GVSU Ravine Research
The ravines are a beautiful resource which should be protected, as well as a potential hazard to the surrounding infrastructure of the university if not carefully managed (Figure 1). The steep hillsides and ravines are currently undergoing rapid erosion, down cutting, and widespread slope instability. It is likely that this erosion is due, at least in part, to an increase in storm water runoff, which is directed to the ravines from impermeable surfaces such as parking lots and walkways.
Dr. John Weber has done previous studies with students which suggest that the down cutting rate over the past 40 years may be as much as an order of magnitude greater than it was prior to the construction of GVSU (John Weber, personal communication).
Dr. Peter Wampler and student summer scholar Patrick Womble are collecting data during the summer of 2006 to better understand the affect GVSU urbanization has had on the ravine system. Specific research questions that we hope to answer include:
- What is the flow volume directed toward the ravines from GVSU infrastructure? How does this volume compare to what would be expected from a non-urbanized landscape?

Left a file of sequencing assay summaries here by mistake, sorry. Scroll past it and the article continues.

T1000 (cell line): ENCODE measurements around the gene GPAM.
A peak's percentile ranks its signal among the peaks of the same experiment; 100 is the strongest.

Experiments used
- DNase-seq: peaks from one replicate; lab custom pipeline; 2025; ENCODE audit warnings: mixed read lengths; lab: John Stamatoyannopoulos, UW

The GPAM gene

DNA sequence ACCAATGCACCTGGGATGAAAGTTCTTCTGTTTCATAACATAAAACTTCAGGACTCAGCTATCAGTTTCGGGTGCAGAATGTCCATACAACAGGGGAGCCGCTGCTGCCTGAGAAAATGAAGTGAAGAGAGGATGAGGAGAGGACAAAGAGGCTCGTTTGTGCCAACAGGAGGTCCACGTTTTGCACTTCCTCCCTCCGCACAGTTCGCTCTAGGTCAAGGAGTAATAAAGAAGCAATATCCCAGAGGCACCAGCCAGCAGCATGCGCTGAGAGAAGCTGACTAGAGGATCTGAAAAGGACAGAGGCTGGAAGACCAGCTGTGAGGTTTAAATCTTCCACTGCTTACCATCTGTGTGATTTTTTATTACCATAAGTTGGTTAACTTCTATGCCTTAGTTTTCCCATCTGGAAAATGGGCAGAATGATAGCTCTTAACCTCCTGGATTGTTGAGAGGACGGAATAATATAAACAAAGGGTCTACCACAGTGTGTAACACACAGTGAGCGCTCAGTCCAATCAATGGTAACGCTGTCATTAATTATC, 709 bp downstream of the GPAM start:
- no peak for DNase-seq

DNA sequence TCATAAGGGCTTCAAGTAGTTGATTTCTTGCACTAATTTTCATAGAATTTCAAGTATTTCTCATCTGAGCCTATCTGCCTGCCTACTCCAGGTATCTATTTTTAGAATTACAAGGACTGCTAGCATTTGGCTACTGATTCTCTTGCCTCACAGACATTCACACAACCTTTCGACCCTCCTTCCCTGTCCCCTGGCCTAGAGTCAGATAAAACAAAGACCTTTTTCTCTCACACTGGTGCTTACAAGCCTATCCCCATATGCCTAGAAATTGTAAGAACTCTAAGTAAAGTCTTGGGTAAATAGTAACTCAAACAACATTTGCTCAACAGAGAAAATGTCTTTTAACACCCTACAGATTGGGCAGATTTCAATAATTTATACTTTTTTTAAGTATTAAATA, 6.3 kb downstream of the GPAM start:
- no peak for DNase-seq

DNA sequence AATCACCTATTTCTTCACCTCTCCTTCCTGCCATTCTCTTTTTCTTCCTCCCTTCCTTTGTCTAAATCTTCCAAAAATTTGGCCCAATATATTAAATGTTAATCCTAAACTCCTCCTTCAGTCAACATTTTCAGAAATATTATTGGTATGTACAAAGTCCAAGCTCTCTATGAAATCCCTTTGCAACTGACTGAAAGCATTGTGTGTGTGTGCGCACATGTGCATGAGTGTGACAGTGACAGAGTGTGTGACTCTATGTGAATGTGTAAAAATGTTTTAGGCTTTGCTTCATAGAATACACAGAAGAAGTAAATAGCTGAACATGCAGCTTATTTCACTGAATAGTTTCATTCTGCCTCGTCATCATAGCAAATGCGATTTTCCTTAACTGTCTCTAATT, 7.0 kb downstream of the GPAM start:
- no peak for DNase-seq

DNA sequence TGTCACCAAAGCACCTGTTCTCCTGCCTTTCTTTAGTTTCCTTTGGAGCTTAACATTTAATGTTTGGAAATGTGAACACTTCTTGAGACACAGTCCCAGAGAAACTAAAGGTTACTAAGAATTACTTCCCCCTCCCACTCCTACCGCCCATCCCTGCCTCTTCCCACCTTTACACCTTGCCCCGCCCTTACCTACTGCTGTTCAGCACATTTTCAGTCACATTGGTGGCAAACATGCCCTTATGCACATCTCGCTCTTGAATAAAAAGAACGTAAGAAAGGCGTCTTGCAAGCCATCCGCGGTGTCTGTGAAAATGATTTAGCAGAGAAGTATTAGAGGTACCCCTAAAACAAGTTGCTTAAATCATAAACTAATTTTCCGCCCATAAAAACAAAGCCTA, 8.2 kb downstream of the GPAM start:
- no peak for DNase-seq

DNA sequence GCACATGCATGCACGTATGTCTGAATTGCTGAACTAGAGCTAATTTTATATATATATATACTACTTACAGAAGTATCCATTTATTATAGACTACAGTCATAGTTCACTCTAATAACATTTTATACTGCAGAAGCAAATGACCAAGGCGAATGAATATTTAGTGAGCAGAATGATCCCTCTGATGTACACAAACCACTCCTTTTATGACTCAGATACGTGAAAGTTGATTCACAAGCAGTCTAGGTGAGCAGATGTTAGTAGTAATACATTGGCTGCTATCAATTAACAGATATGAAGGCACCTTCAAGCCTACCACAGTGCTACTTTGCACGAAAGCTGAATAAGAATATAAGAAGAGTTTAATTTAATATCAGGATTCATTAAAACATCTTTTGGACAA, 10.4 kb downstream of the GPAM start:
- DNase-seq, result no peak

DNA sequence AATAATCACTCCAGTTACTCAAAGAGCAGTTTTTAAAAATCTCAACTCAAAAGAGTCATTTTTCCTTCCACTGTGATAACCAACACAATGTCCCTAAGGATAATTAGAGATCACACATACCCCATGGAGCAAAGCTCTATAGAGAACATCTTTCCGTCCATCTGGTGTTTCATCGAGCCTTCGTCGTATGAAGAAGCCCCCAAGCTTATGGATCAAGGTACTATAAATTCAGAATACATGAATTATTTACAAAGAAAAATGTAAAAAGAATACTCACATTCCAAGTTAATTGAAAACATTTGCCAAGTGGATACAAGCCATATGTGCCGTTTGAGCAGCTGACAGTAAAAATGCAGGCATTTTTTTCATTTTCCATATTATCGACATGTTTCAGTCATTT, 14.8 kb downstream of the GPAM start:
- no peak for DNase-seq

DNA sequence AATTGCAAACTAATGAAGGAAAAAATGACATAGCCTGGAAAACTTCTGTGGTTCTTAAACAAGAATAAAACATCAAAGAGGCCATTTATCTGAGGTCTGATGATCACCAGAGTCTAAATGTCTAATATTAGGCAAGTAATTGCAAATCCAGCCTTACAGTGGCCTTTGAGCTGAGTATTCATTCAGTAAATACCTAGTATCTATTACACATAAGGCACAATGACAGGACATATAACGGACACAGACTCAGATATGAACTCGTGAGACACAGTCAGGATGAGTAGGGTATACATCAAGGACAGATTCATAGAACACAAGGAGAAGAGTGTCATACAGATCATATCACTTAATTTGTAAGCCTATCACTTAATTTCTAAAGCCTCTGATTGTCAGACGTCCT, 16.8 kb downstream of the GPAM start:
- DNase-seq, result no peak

- What are the short-term and long-term erosion rates in the ravines? Are these rates changing in response to efforts to slow erosion such as rock gabions and other structures?
- How has urbanization and increased runoff in the past 43 years affected the sedimentation rates in the lower ravines?
- What areas of the ravines are prone to slope instability and are these areas related to areas of increased runoff due to storm water discharge to the ravines?
- How has erosion and sedimentation affected the water quality in the Grand River?
- What can be done to inform decision makers about erosion and sedimentation in the ravines so that future land use and facilities are sustainable?
Here is a small PDF version of the Summer Scholar poster
2009 Data summary report prepared for Facilites Management
Page last modified February 4, 2013